The access and exposure to a variety of modules such as Economics, Business Management, Informatics, even Statistics, in the general curriculum give students an excellent background and basic knowledge to enter the workplace for almost any career. 

Specialisation modules such as Organisational Development, Labour Relations and Managing Diversity offered in my master’s degree proved invaluable in terms of my career. These helped me to understand how organisations and people function within organisations as well as relevant legal frameworks. 

I love working in higher education, and I can safely say that my educational background helped – and continues to help – me greatly in matters related to my work and what I envision for myself in future.

What advice can you pass on to current students? 

Students starting with a qualification don’t always understand why they have to take modules that aren’t relevant to their degrees. However, learning to deal with the “things I don’t like” is critical in achieving long-term success. It means that in addition to commitment and hard work, students also learn that tolerance and sacrifice are important to achieve success.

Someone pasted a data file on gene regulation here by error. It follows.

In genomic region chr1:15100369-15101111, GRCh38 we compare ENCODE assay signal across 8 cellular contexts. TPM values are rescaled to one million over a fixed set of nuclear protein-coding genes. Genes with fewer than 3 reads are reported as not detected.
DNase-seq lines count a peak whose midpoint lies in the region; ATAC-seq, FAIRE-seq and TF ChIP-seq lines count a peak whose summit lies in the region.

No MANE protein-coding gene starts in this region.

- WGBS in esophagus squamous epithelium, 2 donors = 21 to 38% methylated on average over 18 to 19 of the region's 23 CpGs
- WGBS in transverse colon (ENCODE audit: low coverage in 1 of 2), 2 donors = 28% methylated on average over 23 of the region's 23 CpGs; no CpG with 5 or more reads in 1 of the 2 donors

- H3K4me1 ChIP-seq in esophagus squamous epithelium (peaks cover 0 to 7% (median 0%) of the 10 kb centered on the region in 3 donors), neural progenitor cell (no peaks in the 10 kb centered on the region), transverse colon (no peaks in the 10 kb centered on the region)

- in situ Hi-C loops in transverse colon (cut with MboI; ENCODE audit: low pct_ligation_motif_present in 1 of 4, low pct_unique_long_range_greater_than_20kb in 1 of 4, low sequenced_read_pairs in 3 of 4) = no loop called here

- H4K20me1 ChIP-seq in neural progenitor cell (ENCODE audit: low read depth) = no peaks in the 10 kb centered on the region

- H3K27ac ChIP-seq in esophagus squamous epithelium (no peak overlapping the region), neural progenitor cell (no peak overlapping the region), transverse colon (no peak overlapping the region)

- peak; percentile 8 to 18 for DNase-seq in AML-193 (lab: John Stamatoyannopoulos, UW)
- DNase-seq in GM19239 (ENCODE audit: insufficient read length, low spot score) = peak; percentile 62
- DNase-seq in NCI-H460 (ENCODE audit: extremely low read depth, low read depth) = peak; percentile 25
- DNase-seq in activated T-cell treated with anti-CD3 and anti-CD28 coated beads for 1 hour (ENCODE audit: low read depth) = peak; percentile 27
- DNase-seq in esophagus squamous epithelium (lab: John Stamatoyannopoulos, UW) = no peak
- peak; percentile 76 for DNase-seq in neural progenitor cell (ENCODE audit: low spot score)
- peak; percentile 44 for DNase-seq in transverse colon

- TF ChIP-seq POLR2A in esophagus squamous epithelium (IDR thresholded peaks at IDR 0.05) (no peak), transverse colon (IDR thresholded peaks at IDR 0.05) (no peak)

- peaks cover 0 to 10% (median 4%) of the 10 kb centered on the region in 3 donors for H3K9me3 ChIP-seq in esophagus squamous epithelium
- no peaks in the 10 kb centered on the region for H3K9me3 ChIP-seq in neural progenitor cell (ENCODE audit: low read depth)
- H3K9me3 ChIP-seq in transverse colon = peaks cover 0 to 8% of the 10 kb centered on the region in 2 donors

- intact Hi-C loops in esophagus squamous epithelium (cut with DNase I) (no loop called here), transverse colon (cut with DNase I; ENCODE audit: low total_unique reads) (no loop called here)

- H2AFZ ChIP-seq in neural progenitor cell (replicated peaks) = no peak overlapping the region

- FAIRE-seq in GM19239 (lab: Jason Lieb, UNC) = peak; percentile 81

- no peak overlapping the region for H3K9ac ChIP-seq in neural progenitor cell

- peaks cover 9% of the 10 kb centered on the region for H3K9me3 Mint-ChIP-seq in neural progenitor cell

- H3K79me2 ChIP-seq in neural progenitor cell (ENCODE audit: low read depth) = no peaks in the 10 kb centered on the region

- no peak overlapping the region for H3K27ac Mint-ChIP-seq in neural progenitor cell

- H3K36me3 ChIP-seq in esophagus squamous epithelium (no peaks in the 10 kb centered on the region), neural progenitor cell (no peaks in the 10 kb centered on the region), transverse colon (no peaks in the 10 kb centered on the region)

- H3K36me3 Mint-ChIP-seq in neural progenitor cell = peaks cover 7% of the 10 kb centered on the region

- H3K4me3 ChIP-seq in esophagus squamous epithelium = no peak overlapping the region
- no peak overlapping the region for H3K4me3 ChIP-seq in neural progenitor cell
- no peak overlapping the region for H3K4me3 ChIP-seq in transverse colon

What do you think is the foundation of a successful career?

The strongest element in the foundation of a successful career would be a career goal or “wanting to become”. It has been shown over and over again that a strong will to achieve a goal is the driving force behind success. Focusing on a goal changes one’s perspective of challenges into opportunities, as opposed to threats. You then have a chance to innovate, reinvent and recreate yourself in order to achieve your goals.

When you experience difficulties, look at the situation from different perspectives. Don’t burn bridges, instead build relationships, and always keep learning about work, people and life. You need to remain grounded so that you maintain your focus on what you want to achieve while staying true to yourself.

  What inspires and motivates you personally?